Premenstrual syndrome: What are the possible symptoms?

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PantherMedia / Craig Robinson

Premenstrual syndrome (PMS) is a set of physical and psychological symptoms that start anywhere from a few days to two weeks before a woman gets her monthly period.

PMS can have various non-specific symptoms such as abdominal (lower belly) pain, headaches, mood swings and sleep problems. "Non-specific" means that these symptoms can also be caused by other problems or diseases.

Most girls and women have mild PMS every now and then in the time leading up to their period. But it hardly affects their lives. About 20 to 40% of all girls and women have several more severe PMS-related problems that clearly affect them.

These may include:

Physical symptoms

  • Discomfort in the lower belly (abdomen)
  • Feeling bloated
  • Digestive problems
  • Swollen breasts
  • Skin blemishes, acne
  • Water retention in the legs

Pain

  • Abdominal pain
  • Sore breasts
  • Joint pain
  • Back pain
  • Muscle pain
  • Headache

Metabolism-related symptoms

Poor concentration and mood swings

  • Difficulty concentrating
  • Forgetfulness
  • Confusion
  • Feeling down, sadness
  • Emotional tension
  • Wanting to be alone
  • Anxiety
  • Mood swings
  • Being emotionally very sensitive or irritable
  • Anger, aggression
  • Feeling like you've lost control of your emotions and your body

Exhaustion or restlessness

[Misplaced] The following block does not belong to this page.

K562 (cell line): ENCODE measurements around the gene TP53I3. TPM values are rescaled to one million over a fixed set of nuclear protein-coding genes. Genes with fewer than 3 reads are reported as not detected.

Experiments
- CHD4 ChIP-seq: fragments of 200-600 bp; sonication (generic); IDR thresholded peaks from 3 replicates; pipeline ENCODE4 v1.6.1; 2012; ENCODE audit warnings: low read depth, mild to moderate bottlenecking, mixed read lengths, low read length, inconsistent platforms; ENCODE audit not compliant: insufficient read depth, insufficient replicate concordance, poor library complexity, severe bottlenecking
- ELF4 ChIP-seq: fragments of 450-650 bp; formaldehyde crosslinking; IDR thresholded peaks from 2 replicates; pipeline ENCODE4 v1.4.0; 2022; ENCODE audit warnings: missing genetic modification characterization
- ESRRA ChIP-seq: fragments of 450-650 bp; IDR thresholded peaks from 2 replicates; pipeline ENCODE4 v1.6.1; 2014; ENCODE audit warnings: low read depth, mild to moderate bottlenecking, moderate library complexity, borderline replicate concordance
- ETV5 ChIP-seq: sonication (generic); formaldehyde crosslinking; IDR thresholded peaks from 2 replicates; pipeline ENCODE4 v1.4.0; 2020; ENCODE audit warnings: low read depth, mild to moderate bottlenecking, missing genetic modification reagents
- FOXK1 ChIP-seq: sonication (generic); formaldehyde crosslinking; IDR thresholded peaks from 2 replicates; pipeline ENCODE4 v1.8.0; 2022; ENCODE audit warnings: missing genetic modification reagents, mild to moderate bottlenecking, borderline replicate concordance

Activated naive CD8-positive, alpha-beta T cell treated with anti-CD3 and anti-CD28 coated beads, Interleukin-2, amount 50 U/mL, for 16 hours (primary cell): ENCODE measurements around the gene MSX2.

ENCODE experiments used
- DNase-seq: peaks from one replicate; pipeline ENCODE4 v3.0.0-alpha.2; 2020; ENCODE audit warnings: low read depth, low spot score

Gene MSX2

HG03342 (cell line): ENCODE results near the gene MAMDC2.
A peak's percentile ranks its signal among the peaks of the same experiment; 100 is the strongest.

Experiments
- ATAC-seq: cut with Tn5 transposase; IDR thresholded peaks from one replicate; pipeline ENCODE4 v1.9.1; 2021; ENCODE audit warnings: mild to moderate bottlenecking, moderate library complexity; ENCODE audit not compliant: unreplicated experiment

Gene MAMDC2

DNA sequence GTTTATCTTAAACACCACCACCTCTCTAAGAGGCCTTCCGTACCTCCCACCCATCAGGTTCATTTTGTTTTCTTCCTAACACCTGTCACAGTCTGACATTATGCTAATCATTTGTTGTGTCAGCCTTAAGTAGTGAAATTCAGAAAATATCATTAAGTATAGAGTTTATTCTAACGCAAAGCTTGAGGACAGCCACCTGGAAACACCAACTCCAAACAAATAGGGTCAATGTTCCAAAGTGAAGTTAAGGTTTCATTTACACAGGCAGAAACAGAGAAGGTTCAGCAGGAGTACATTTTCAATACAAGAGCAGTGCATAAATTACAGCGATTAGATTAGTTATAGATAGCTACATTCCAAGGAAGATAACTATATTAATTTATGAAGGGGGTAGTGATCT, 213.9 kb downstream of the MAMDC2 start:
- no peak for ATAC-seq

• Lack of energy, becoming exhausted quickly
  • Lack of motivation, listlessness
  • Lack of interest in daily activities
  • Feeling agitated or restless
  • Nervous tension

To find out whether there is actually a link between these problems and your menstrual cycle, it can be helpful to keep a diary – ideally for at least two to three months. This can also be useful when preparing for a doctor’s appointment.

Beckermann MJ. Das prämenstruelle Syndrom - ein Konstrukt? In: Beckermann MJ, Perl FM (Ed). Frauen-Heilkunde und Geburts-Hilfe. Volume 1. Basel: Schwabe; 2004. p. 502-527.

Busse JW, Montori VM, Krasnik C, Patelis-Siotis I, Guyatt GH. Psychological intervention for premenstrual syndrome: a meta-analysis of randomized controlled trials. Psychother Psychosom 2009; 78(1): 6-15.

Dennerstein L, Lehert P, Heinemann K. Global epidemiological study of variation of premenstrual symptoms with age and sociodemographic factors. Menopause Int 2011; 17(3): 96-101.

Dennerstein L, Lehert P, Heinemann K. Global study of women's experiences of premenstrual symptoms and their effects on daily life. Menopause Int 2011; 17(3): 88-95.

Kwan I, Onwude JL. Premenstrual syndrome. BMJ Clin Evid 2015: 0806.

Mooney-Somers J, Perz J, Ussher JM. A complex negotiation: women's experiences of naming and not naming premenstrual distress in couple relationships. Women Health 2008; 47(3): 57-77.

O'Brien PM, Bäckström T, Brown C, Dennerstein L, Endicott J, Epperson CN et al. Towards a consensus on diagnostic criteria, measurement and trial design of the premenstrual disorders: the ISPMD Montreal consensus. Arch Womens Ment Health 2011; 14(1): 13-21.

Sveinsdóttir H, Lundman B, Norberg A. Whose voice? Whose experiences? Women's qualitative accounts of general and private discussion of premenstrual syndrome. Scand J Caring Sci 2002; 16(4): 414-423.

IQWiG health information is written with the aim of helping people understand the advantages and disadvantages of the main treatment options and health care services.

Because IQWiG is a German institute, some of the information provided here is specific to the German health care system. The suitability of any of the described options in an individual case can be determined by talking to a doctor. informedhealth.org can provide support for talks with doctors and other medical professionals, but cannot replace them. We do not offer individual consultations.

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Updated on December 30, 2020
Next planned update: 2023

Authors/Publishers:

Institute for Quality and Efficiency in Health Care (IQWiG, Germany)

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